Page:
bullying. people between the ages of 8 to 18 hours a day using technology and 75% of teens own cellphones. a new frontier for bullies and it is online and 24/7. joining us is trica and police department of is a safety have developed first ever course to deal with cyberbullying. i want to thank you for being here. you are also at the stop bully summit. i'm so impressed how to help with parents and kids. holly i want to start with you. this program you do, you actually train the trainer. tell me how it works. >> we started this program, they needed something to present to the kids in school and parents to help with online safety and to stop the bullying and sexting that kids have gotten involved with in technology today. yahoo partnered with us and we created a program where we sat down in our offices and wrote the curriculum for law enforcement so it can be presented in a straightforward and serious manner. we started wit then it has grown into training law enforcement officers to go in and teach this program to the kids in the school. >> cheryl: i understand, lieutenant, there is no charg
the line. as we get to our military partners i'd ask if there's other technologies that you think that you have that you want to share about that may be helpful as we start to get into fire season. please share those with us. ray, if you'd like to start. >> sure, thank you. first off, thanks for being here, it's my first time being here and i think it's an outstanding venue to meet the cooperating agencies and talk about policies and ways we can improve our response to the public that we serve. we look at title 10, title 32 resources in all aspects, all risk venue, like i said, not only aircraft but we utilize ltax for our agreements with la county fire, to mobilize fire engines to catalina island. we look at resources for debris cleaning, i found out there's a desalization battalion for fresh water, that's an i object credible resource for an earthquake. there's a variety of dod resources that cal fire can provide in a statewide environment. i think the biggest thing for me, there's several scenarios that are challenging us, one of which and one of our fears, and it's been in the new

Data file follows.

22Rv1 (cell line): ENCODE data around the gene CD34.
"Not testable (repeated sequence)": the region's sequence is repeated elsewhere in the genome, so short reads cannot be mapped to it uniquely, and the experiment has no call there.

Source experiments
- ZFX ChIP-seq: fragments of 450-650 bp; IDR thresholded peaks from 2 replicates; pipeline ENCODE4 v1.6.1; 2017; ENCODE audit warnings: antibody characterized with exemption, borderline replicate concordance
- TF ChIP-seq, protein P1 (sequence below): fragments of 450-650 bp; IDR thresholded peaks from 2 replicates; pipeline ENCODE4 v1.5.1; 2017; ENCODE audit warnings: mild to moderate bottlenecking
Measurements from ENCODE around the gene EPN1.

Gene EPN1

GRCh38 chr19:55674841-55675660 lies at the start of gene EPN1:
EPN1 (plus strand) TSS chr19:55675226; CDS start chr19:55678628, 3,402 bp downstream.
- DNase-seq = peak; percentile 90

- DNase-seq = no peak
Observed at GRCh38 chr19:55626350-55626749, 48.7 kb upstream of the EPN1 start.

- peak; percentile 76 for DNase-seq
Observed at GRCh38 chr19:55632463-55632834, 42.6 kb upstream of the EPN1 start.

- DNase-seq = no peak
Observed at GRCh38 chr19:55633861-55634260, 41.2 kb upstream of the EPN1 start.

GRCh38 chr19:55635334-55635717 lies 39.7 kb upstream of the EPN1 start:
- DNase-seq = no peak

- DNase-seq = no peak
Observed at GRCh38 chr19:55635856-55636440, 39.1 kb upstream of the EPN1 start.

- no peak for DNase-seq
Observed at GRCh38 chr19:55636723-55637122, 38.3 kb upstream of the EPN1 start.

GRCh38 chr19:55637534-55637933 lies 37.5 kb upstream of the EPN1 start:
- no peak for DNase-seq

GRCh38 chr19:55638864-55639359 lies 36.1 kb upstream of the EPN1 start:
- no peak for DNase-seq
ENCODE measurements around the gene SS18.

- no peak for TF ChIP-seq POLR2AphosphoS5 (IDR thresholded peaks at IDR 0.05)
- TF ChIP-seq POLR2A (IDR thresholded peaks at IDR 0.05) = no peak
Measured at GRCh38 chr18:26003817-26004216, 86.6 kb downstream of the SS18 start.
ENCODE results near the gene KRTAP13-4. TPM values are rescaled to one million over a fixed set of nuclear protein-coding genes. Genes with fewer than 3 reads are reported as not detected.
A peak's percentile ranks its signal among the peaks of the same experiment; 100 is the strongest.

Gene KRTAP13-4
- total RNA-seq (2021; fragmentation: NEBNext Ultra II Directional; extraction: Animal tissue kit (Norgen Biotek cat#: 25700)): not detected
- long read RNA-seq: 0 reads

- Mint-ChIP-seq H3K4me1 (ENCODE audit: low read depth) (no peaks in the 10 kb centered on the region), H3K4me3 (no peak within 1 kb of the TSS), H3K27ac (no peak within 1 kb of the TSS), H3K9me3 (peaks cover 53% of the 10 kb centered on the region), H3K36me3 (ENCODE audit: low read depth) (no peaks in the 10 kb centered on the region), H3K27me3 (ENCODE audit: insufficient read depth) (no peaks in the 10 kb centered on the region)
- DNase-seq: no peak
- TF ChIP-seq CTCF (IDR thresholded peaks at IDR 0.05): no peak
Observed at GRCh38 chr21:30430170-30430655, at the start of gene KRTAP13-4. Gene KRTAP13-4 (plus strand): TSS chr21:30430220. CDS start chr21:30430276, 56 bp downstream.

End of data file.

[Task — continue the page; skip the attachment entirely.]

or disabled have unfortunately historically been at the margins of new technologies when they are introduced. today, as broadband internet brings expanded opportunities in health care, education, and civic participation, projects like this one here in san francisco are critical to making sure that all communities have access to life changing technologies. [applause] high-speed internet connections make it possible for patients in rural areas to consult with medical specialists who are hundreds of miles away, for students to take online classes and universities across the country, and for governments to deliver services more efficiently and more easily to their constituents. for seniors, especially those whose families may live in different states or in different countries, broadband allows families to bond together in a way that telephone just never did. my own parents and all live in mexico city, and we are lucky because we both of broadband connections in our home. if a few weeks ago we got on skype. we set up the computer in our kitchen, and they set it up in their dining room but they in
cbs 5 forecast. >> thank you. >>> dna technology that can catch metal thieves. how it works and why it's not being used in the bay area. >> the jersey shore in ruins from sandy. a look at the catastrophe, the clean-up and why storm victims are turning on each other. ,, ,, ,,,,,,,, owner in san francisco. some und bronze >>> thomas the hippopotamus is in pieces but finally back with its owner in san francisco. somebody stole the statue in sutro heights four years ago. today police returned it to the rightful owner. >> i knew he would come back. i just knew it. i just felt that, first of all, nobody would say that it's scrap metal. >> now, if the thief had sold the statue to metal recyclers, that person could probably get a few hundred dollars for it. police found the hippo during a drug bust friday, made an arrest. the owner plans to weld thomas back together. >>> for years now we have told you about the rash of metal thefts just like that one and how much it ends up costing bay area cities utilities people. but there is dna-like technology that can catch a metal thief redhanded. cbs 5
Search Results 0 to 49 of about 236 (some duplicates have been removed)